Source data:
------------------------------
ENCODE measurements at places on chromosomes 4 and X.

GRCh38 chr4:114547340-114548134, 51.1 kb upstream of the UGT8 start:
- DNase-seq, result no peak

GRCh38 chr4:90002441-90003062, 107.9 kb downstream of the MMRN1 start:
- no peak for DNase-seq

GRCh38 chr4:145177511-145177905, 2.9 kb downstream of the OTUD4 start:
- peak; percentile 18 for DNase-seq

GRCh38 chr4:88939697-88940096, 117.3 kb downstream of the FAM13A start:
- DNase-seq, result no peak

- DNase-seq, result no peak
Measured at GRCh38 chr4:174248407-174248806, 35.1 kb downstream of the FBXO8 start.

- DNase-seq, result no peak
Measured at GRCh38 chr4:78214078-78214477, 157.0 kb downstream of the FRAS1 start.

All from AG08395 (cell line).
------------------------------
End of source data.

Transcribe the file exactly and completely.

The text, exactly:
ENCODE measurements at places on chromosomes 4 and X.

GRCh38 chr4:114547340-114548134, 51.1 kb upstream of the UGT8 start:
- DNase-seq, result no peak

GRCh38 chr4:90002441-90003062, 107.9 kb downstream of the MMRN1 start:
- no peak for DNase-seq

GRCh38 chr4:145177511-145177905, 2.9 kb downstream of the OTUD4 start:
- peak; percentile 18 for DNase-seq

GRCh38 chr4:88939697-88940096, 117.3 kb downstream of the FAM13A start:
- DNase-seq, result no peak

- DNase-seq, result no peak
Measured at GRCh38 chr4:174248407-174248806, 35.1 kb downstream of the FBXO8 start.

- DNase-seq, result no peak
Measured at GRCh38 chr4:78214078-78214477, 157.0 kb downstream of the FRAS1 start.

All from AG08395 (cell line).